Universiti Putra Malaysia (UPM). "Saving silkworms: Current approaches to combat Microsporidiosis." ScienceDaily. ScienceDaily, 4 December 2012. <www.sciencedaily.com/releases/2012/12/121204080719.htm>.
Universiti Putra Malaysia (UPM). (2012, December 4). Saving silkworms: Current approaches to combat Microsporidiosis. ScienceDaily. Retrieved April 21, 2014 from www.sciencedaily.com/releases/2012/12/121204080719.htm
Universiti Putra Malaysia (UPM). "Saving silkworms: Current approaches to combat Microsporidiosis." ScienceDaily. www.sciencedaily.com/releases/2012/12/121204080719.htm (accessed April 21, 2014).

Share This



More Plants & Animals News

Monday, April 21, 2014

Featured Research

from universities, journals, and other organizations


Featured Videos

from AP, Reuters, AFP, and other news services

Breakfast Foods Are Getting Pricier

Breakfast Foods Are Getting Pricier

AP (Apr. 21, 2014) Breakfast is now being served with a side of sticker shock. The cost of morning staples like bacon, coffee and orange juice is on the rise because of global supply problems. (April 21) Video provided by AP
Powered by NewsLook.com
Mich. Boy Unearths 10,000-Year-Old Mastodon Tooth

Mich. Boy Unearths 10,000-Year-Old Mastodon Tooth

Newsy (Apr. 20, 2014) A 9-year-old Michigan boy was exploring a creek when he came across a 10,000-year-old tooth from a prehistoric mastodon. Video provided by Newsy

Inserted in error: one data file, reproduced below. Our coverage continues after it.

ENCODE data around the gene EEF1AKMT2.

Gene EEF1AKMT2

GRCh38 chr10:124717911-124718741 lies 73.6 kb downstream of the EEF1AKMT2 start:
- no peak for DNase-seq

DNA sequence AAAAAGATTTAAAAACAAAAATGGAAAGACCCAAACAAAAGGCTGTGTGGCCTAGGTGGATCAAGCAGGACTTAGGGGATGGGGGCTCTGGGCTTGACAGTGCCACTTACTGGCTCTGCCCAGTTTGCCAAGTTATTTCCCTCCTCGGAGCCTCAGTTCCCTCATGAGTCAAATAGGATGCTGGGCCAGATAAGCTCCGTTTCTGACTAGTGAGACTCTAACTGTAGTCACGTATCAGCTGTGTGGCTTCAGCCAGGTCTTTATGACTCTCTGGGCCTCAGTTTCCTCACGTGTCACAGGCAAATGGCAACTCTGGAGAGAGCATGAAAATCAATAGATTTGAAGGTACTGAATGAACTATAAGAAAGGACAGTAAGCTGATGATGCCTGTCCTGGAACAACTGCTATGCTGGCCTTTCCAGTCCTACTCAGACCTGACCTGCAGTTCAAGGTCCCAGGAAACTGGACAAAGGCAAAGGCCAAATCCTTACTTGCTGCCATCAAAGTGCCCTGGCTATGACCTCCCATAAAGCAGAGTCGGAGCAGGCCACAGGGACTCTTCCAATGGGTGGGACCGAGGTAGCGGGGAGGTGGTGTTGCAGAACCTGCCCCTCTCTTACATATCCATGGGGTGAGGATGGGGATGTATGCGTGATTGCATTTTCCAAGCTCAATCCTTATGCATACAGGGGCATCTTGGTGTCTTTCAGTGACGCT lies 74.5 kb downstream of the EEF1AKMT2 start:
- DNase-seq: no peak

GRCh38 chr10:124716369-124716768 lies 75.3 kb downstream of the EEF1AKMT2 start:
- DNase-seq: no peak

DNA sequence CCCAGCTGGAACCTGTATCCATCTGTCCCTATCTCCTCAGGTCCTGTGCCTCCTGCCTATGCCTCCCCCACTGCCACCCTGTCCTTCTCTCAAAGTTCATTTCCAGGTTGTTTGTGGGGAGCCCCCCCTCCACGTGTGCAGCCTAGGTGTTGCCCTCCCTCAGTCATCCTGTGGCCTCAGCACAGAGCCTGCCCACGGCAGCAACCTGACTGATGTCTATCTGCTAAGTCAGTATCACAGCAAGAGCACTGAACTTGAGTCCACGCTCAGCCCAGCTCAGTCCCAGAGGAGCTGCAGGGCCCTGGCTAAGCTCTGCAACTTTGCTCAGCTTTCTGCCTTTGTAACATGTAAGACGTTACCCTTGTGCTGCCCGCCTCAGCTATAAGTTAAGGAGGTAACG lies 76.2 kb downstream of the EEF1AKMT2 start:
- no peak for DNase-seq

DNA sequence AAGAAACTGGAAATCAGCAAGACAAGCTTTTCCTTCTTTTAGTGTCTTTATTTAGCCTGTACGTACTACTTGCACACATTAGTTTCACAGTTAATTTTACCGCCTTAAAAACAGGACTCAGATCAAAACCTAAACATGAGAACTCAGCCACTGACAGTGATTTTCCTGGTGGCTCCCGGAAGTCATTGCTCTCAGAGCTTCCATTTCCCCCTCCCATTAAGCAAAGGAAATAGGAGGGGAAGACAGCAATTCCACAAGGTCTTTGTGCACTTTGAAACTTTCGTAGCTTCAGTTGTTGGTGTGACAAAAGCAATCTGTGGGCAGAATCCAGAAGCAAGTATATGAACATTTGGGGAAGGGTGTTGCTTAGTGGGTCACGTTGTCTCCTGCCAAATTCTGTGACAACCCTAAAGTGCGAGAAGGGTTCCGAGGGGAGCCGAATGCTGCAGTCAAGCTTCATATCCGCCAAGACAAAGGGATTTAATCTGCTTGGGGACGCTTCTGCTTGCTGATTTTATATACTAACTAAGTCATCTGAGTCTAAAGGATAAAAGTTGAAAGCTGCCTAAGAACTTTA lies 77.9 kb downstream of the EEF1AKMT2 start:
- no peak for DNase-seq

Powered by NewsLook.com
Vermont Goat Meat Gives Refugees Taste of Home

Vermont Goat Meat Gives Refugees Taste of Home

AP (Apr. 18, 2014) Dairy farmers and ethnic groups in Vermont are both benefiting from a unique collaborative effort that's feeding a growing need for fresh and affordable goat meat. (April 18) Video provided by AP
Powered by NewsLook.com
Man Claims He Found Loch Ness Monster With... Apple Maps?

Man Claims He Found Loch Ness Monster With... Apple Maps?

Newsy (Apr. 18, 2014) Andy Dixon showed the Daily Mail a screenshot of what he believes to be the mythical beast swimming just below the lake's surface. Video provided by Newsy
Powered by NewsLook.com

Search ScienceDaily

Number of stories in archives: 140,361

Find with keyword(s):
Enter a keyword or phrase to search ScienceDaily for related topics and research stories.

Save/Print:
Share:

Breaking News:
from the past week

In Other News

... from NewsDaily.com

Science News

Health News

Environment News

Technology News



Save/Print:
Share:

Free Subscriptions


Get the latest science news with ScienceDaily's free email newsletters, updated daily and weekly. Or view hourly updated newsfeeds in your RSS reader:

Get Social & Mobile


Keep up to date with the latest news from ScienceDaily via social networks and mobile apps:

Have Feedback?


Tell us what you think of ScienceDaily -- we welcome both positive and negative comments. Have any problems using the site? Questions?
Mobile: iPhone Android Web
Follow: Facebook Twitter Google+
Subscribe: RSS Feeds Email Newsletters
Latest Headlines Health & Medicine Mind & Brain Space & Time Matter & Energy Computers & Math Plants & Animals Earth & Climate Fossils & Ruins